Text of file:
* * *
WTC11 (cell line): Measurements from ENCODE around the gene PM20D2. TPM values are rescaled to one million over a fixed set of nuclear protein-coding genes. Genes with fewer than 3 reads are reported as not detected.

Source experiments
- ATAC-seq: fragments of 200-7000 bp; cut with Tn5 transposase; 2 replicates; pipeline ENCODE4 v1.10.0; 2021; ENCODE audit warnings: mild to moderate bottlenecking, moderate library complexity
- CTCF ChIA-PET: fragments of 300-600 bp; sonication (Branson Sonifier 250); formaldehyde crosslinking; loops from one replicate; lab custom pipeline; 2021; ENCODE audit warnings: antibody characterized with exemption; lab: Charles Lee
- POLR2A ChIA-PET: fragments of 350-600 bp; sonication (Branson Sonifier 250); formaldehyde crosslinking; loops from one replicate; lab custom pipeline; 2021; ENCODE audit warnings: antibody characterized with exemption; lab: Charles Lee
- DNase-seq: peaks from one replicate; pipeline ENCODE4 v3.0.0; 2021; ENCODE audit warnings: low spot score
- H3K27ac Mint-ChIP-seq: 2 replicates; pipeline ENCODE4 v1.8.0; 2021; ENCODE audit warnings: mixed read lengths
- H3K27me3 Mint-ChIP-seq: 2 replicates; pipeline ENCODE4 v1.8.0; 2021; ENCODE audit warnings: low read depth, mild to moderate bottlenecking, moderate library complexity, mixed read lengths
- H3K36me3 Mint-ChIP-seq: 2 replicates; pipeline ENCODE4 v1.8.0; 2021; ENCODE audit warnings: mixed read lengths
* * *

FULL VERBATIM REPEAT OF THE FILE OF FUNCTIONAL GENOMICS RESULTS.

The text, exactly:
WTC11 (cell line): Measurements from ENCODE around the gene PM20D2. TPM values are rescaled to one million over a fixed set of nuclear protein-coding genes. Genes with fewer than 3 reads are reported as not detected.

Source experiments
- ATAC-seq: fragments of 200-7000 bp; cut with Tn5 transposase; 2 replicates; pipeline ENCODE4 v1.10.0; 2021; ENCODE audit warnings: mild to moderate bottlenecking, moderate library complexity
- CTCF ChIA-PET: fragments of 300-600 bp; sonication (Branson Sonifier 250); formaldehyde crosslinking; loops from one replicate; lab custom pipeline; 2021; ENCODE audit warnings: antibody characterized with exemption; lab: Charles Lee
- POLR2A ChIA-PET: fragments of 350-600 bp; sonication (Branson Sonifier 250); formaldehyde crosslinking; loops from one replicate; lab custom pipeline; 2021; ENCODE audit warnings: antibody characterized with exemption; lab: Charles Lee
- DNase-seq: peaks from one replicate; pipeline ENCODE4 v3.0.0; 2021; ENCODE audit warnings: low spot score
- H3K27ac Mint-ChIP-seq: 2 replicates; pipeline ENCODE4 v1.8.0; 2021; ENCODE audit warnings: mixed read lengths
- H3K27me3 Mint-ChIP-seq: 2 replicates; pipeline ENCODE4 v1.8.0; 2021; ENCODE audit warnings: low read depth, mild to moderate bottlenecking, moderate library complexity, mixed read lengths
- H3K36me3 Mint-ChIP-seq: 2 replicates; pipeline ENCODE4 v1.8.0; 2021; ENCODE audit warnings: mixed read lengths